4 Manuel London, Leadership Development: Paths to Self-Insight and Professional Growth (Hillsdale, NJ:Lawrence Erlbaum Associates, 2002), 21. See also Prince Ng’andu, “The Succession Planning Concept and How the Church Leadership of the Adventist Education Institution in Africa Perceive the Succession Plans,” International Journal of Innovative Studies in Sociology and Humanities 2, no. 9 (November 2017).

5 Frank E. Gaebelein, ed., Genesis–Numbers, vol. 2, The Expositor’s Bible Commentary (Grand Rapids, MI:Zondervan, 1990), 945.

6 Kevin Beery, “The Moses-Joshua Succession From Joshua 1:1-18.” http://enrichmentjournal.ag. org/200902/200902_000_moses_joshua_ succession.cfm.

7 Peter C. Craigie. The New International Commentary on the Old Testament : The Book of Deuteronomy (Grand Rapids, MI: William B. Eerdmans Publishing Company,1976), 369.

8 Terence Collins, The Mantle of Elijah: The RedactionCriticism of the Prophetical Books (Sheffield, UK: JSOTPress, 1993), 136.

9 Stacy A. Hoehl, “The Mentor Relationship: An Exploration of Paul as Loving Mentor to Timothy and the Application of This Relationship to Contemporary Leadership Challenges,” Journal of Biblical Perspectives in Leadership 3, no. 2 (Summer 2011):34.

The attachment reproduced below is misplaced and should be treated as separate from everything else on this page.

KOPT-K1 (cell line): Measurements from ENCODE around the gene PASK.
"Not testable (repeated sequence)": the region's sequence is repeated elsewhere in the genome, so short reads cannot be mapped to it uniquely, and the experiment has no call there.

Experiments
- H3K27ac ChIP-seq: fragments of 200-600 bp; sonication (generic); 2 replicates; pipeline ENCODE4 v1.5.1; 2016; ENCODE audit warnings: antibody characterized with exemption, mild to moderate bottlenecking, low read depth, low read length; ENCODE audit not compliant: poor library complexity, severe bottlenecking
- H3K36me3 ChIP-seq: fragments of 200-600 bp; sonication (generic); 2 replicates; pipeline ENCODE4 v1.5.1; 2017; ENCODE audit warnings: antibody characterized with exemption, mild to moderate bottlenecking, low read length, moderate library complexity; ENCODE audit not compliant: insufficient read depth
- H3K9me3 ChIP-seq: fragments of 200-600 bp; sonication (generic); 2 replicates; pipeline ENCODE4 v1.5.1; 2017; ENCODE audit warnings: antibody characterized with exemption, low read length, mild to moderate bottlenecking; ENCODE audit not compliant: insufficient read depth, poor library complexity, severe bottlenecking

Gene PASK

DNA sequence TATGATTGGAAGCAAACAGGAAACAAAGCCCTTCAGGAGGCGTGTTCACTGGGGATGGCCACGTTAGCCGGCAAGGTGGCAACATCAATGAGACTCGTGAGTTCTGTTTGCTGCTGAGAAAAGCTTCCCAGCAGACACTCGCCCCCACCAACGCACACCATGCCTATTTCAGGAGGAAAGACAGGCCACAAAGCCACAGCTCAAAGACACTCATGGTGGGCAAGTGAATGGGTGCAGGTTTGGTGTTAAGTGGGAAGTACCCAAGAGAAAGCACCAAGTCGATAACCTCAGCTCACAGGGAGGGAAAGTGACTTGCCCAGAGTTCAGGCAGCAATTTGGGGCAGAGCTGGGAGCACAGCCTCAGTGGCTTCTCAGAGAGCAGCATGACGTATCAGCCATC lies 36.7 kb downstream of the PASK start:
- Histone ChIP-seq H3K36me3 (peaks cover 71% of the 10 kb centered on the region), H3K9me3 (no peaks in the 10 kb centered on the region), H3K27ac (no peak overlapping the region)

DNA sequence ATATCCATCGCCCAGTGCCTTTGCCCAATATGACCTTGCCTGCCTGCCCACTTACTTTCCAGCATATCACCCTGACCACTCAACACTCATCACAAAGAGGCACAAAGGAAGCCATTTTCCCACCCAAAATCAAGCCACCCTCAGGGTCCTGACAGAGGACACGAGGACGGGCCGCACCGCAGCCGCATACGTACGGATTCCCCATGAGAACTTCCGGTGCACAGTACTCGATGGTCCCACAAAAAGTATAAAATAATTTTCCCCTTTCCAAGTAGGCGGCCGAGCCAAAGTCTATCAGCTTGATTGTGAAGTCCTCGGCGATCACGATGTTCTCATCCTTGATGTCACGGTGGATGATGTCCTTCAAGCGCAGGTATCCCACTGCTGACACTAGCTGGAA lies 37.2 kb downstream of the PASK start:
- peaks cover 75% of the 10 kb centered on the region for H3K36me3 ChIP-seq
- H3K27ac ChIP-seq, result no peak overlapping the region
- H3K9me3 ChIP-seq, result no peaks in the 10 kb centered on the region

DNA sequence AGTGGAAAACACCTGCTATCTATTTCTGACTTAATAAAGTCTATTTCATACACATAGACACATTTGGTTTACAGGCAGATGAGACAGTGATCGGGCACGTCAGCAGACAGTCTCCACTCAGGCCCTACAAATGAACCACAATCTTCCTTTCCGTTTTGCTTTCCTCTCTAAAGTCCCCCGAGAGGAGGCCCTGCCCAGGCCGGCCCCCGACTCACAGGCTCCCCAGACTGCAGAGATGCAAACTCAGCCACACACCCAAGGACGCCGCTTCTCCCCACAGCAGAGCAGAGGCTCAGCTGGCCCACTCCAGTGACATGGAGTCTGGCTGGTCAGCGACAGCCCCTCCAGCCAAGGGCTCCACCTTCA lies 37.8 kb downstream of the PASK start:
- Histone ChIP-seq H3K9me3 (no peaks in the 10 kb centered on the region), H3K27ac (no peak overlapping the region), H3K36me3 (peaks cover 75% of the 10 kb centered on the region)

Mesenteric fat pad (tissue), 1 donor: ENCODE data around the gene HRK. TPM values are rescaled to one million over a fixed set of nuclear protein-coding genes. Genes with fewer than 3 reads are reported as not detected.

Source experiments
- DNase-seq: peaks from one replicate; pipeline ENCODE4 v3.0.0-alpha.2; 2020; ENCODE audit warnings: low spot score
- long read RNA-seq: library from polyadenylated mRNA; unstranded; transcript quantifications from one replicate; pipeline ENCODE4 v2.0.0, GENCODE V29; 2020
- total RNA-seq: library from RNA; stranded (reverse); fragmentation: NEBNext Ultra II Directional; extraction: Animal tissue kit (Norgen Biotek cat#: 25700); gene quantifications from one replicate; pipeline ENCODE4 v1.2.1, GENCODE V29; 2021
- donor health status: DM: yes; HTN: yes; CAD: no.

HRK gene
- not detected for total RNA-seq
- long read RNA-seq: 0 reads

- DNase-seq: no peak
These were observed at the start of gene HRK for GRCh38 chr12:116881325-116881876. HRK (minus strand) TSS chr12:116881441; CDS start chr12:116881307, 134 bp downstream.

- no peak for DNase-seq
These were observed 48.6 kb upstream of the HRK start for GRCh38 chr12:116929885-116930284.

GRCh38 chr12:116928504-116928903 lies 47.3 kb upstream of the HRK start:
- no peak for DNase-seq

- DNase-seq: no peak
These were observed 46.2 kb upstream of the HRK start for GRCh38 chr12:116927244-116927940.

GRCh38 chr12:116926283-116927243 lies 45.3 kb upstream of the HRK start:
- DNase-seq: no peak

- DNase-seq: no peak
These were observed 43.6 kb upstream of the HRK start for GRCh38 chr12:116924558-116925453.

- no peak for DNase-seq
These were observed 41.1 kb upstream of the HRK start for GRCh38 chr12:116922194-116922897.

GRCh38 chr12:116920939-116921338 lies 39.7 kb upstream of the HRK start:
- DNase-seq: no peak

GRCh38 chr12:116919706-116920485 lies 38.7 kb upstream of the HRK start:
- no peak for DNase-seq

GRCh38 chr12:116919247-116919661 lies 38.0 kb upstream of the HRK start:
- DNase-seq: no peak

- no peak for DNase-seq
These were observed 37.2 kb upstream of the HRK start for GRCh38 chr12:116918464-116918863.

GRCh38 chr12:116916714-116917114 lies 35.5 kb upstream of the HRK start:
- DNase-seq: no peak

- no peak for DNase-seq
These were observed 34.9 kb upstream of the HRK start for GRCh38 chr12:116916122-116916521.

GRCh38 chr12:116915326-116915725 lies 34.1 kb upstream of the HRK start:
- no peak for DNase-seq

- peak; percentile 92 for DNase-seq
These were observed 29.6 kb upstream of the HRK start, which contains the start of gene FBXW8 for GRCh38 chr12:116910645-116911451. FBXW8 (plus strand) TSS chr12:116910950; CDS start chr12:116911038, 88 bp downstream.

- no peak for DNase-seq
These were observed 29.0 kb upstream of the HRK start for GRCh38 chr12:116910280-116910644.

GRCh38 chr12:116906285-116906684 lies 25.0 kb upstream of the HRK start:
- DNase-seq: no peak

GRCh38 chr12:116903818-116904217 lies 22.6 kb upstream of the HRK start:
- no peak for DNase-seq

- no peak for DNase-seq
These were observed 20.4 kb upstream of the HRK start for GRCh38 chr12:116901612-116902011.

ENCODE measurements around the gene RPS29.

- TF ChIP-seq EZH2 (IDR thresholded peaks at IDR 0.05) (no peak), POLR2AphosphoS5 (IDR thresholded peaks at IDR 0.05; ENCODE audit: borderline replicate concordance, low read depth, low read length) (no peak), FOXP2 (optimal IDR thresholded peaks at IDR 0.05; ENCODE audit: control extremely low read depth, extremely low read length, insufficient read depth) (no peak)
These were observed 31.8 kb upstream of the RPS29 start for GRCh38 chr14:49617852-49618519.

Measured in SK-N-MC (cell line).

10 Perry L. Stepp, Leadership Succession in the World of the Pauline Circle (Sheffield, U.K: Sheffield Phoenix Press, 2005), 135.

11 Hoehl, “Mentor Relationship,” 43.

12 Hoehl, “Mentor Relationship,” 35.

13 Richard S. Ascough, “Chaos Theory and Paul’s Organizational Leadership Style,” Journal of Religious Leadership 1, no. 2 (Fall 2002): 38.

14 Ellen G. White, Christian Leadership (Washington, DC: Ellen G. White Estate, 1985), 56.

15 Max DePree, Leadership Is an Art (New York: Dell Trade Paperback, 1989), 14.

16 Ellen G. White, Principles for Christian Leaders. (Silver Spring, MD: Review and Herald Pub. Assn., 2018), 157.

17 William J. Rothwell, Effective Succession Planning: Ensuring Leadership Continuity and Building Talent From Within, 3rd ed. (New York: AmericanManagement Association, 2005).

18 White, Christian Leadership, 43.

19 White, Christian Leadership, 56.

20 White, Christian Leadership, 56.

21 White, Christian Leadership, 46.

22 Kevin S. Groves, “Integrating Leadership Development and Succession Planning Best Practices,” Journal of Management Development 26, no. 3 (2007): 239–260.

23 Ellen G. White, Gospel Workers (Washington, DC: Review and Herald Pub. Assn., 1915), 68.

24 Ellen G. White, Testimonies for the Church, vol. 6 (Oakland, CA: Pacific Press Pub. Assn., 1901), 115. Blackaby and Blackaby, Spiritual Leadership, 278